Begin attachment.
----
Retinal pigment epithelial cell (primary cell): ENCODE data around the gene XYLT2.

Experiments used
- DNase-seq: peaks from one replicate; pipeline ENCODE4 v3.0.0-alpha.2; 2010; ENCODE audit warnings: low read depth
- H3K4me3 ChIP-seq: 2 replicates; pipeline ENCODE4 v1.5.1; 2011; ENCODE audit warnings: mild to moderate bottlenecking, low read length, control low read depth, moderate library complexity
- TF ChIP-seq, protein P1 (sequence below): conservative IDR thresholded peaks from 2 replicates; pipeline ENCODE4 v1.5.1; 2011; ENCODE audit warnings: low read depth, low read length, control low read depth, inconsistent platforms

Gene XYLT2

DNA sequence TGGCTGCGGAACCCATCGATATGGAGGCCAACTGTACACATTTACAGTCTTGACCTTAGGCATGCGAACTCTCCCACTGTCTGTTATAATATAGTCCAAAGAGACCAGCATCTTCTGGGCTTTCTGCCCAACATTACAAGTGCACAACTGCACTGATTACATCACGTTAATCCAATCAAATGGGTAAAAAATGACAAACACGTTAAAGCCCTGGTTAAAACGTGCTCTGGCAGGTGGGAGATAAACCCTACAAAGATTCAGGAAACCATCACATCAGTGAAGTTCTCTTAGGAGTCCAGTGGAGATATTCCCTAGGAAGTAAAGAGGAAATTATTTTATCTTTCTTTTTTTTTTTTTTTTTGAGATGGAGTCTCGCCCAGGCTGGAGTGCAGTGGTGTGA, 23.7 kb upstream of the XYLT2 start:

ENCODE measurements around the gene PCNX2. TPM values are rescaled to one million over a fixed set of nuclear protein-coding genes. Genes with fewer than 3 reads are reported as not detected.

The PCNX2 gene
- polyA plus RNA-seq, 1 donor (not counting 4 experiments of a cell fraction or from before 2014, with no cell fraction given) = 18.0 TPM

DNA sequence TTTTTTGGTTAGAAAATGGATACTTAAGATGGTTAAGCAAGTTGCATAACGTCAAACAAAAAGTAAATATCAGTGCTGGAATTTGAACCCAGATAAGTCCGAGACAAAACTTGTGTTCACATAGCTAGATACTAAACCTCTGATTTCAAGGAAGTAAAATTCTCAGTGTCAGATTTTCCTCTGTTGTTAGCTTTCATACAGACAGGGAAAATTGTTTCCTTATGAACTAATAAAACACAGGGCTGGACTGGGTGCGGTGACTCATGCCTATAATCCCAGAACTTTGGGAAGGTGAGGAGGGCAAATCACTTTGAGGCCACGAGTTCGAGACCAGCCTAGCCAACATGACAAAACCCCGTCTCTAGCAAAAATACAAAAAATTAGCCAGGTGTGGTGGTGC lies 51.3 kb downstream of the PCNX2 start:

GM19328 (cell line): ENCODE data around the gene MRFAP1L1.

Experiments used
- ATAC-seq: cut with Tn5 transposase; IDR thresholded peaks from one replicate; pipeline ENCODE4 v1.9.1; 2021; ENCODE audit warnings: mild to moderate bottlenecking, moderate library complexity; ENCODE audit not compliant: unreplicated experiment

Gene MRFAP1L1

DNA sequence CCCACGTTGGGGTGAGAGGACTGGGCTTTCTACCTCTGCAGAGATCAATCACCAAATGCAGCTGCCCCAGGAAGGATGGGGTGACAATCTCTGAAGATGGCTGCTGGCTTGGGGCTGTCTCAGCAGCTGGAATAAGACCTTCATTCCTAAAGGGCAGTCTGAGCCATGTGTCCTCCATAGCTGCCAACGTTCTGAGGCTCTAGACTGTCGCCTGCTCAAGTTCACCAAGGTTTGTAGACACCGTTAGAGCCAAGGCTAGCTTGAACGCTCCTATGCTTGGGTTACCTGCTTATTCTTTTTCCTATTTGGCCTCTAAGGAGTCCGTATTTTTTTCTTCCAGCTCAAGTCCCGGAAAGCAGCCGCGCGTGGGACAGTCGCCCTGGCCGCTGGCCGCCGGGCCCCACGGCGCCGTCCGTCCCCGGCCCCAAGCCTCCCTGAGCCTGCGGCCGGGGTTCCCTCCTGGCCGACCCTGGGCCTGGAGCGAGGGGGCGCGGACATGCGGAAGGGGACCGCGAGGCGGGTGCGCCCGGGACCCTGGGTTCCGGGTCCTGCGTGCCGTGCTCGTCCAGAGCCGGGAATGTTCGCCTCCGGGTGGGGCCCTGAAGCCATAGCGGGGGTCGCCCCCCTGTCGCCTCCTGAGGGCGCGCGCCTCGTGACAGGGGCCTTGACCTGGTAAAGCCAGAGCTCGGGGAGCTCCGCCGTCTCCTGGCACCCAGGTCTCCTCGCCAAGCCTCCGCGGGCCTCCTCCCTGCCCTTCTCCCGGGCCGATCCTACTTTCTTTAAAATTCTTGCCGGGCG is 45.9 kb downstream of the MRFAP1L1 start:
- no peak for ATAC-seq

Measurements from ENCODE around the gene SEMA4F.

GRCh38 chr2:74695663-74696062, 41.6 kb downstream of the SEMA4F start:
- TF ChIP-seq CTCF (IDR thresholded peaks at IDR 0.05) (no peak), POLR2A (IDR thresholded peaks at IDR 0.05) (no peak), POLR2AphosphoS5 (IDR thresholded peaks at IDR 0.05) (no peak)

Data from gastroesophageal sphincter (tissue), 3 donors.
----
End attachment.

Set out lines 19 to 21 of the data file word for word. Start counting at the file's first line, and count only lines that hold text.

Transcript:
GRCh38 chr2:74695663-74696062, 41.6 kb downstream of the SEMA4F start:
- TF ChIP-seq CTCF (IDR thresholded peaks at IDR 0.05) (no peak), POLR2A (IDR thresholded peaks at IDR 0.05) (no peak), POLR2AphosphoS5 (IDR thresholded peaks at IDR 0.05) (no peak)

Data from gastroesophageal sphincter (tissue), 3 donors.